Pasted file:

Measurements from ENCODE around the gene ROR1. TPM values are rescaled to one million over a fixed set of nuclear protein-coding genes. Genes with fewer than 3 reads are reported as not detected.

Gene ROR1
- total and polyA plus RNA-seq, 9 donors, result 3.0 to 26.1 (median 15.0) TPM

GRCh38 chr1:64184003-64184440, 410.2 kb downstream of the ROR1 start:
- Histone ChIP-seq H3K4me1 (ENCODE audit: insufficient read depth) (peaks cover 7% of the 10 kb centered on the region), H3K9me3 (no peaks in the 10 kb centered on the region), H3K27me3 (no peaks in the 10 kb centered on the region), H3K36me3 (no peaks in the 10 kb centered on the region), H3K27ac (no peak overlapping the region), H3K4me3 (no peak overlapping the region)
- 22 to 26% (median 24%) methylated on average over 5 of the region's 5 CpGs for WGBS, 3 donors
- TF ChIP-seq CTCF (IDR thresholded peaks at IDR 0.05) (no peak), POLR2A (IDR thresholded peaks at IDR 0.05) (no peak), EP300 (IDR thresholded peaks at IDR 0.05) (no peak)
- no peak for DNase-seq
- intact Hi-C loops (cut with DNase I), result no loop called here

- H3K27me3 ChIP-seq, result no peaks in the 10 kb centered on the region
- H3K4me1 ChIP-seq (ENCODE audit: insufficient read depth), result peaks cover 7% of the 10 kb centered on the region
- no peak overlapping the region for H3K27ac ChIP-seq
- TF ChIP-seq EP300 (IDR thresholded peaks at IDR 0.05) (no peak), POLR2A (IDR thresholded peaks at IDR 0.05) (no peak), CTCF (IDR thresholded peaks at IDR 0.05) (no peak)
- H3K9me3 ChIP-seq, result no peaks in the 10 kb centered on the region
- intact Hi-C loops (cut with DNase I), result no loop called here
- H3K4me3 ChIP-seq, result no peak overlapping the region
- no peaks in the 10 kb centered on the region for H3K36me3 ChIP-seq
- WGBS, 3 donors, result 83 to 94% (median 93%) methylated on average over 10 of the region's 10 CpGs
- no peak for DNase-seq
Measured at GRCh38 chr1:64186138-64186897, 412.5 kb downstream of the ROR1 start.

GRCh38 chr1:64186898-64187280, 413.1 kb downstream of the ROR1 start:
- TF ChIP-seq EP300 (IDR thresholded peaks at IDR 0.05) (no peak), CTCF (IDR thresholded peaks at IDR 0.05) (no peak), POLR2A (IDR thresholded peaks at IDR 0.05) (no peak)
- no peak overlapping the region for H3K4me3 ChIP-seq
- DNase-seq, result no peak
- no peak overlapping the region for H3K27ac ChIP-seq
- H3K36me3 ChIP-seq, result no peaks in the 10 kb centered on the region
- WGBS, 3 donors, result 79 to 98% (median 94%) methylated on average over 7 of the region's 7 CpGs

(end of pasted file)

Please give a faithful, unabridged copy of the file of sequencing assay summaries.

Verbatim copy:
Measurements from ENCODE around the gene ROR1. TPM values are rescaled to one million over a fixed set of nuclear protein-coding genes. Genes with fewer than 3 reads are reported as not detected.

Gene ROR1
- total and polyA plus RNA-seq, 9 donors, result 3.0 to 26.1 (median 15.0) TPM

GRCh38 chr1:64184003-64184440, 410.2 kb downstream of the ROR1 start:
- Histone ChIP-seq H3K4me1 (ENCODE audit: insufficient read depth) (peaks cover 7% of the 10 kb centered on the region), H3K9me3 (no peaks in the 10 kb centered on the region), H3K27me3 (no peaks in the 10 kb centered on the region), H3K36me3 (no peaks in the 10 kb centered on the region), H3K27ac (no peak overlapping the region), H3K4me3 (no peak overlapping the region)
- 22 to 26% (median 24%) methylated on average over 5 of the region's 5 CpGs for WGBS, 3 donors
- TF ChIP-seq CTCF (IDR thresholded peaks at IDR 0.05) (no peak), POLR2A (IDR thresholded peaks at IDR 0.05) (no peak), EP300 (IDR thresholded peaks at IDR 0.05) (no peak)
- no peak for DNase-seq
- intact Hi-C loops (cut with DNase I), result no loop called here

- H3K27me3 ChIP-seq, result no peaks in the 10 kb centered on the region
- H3K4me1 ChIP-seq (ENCODE audit: insufficient read depth), result peaks cover 7% of the 10 kb centered on the region
- no peak overlapping the region for H3K27ac ChIP-seq
- TF ChIP-seq EP300 (IDR thresholded peaks at IDR 0.05) (no peak), POLR2A (IDR thresholded peaks at IDR 0.05) (no peak), CTCF (IDR thresholded peaks at IDR 0.05) (no peak)
- H3K9me3 ChIP-seq, result no peaks in the 10 kb centered on the region
- intact Hi-C loops (cut with DNase I), result no loop called here
- H3K4me3 ChIP-seq, result no peak overlapping the region
- no peaks in the 10 kb centered on the region for H3K36me3 ChIP-seq
- WGBS, 3 donors, result 83 to 94% (median 93%) methylated on average over 10 of the region's 10 CpGs
- no peak for DNase-seq
Measured at GRCh38 chr1:64186138-64186897, 412.5 kb downstream of the ROR1 start.

GRCh38 chr1:64186898-64187280, 413.1 kb downstream of the ROR1 start:
- TF ChIP-seq EP300 (IDR thresholded peaks at IDR 0.05) (no peak), CTCF (IDR thresholded peaks at IDR 0.05) (no peak), POLR2A (IDR thresholded peaks at IDR 0.05) (no peak)
- no peak overlapping the region for H3K4me3 ChIP-seq
- DNase-seq, result no peak
- no peak overlapping the region for H3K27ac ChIP-seq
- H3K36me3 ChIP-seq, result no peaks in the 10 kb centered on the region
- WGBS, 3 donors, result 79 to 98% (median 94%) methylated on average over 7 of the region's 7 CpGs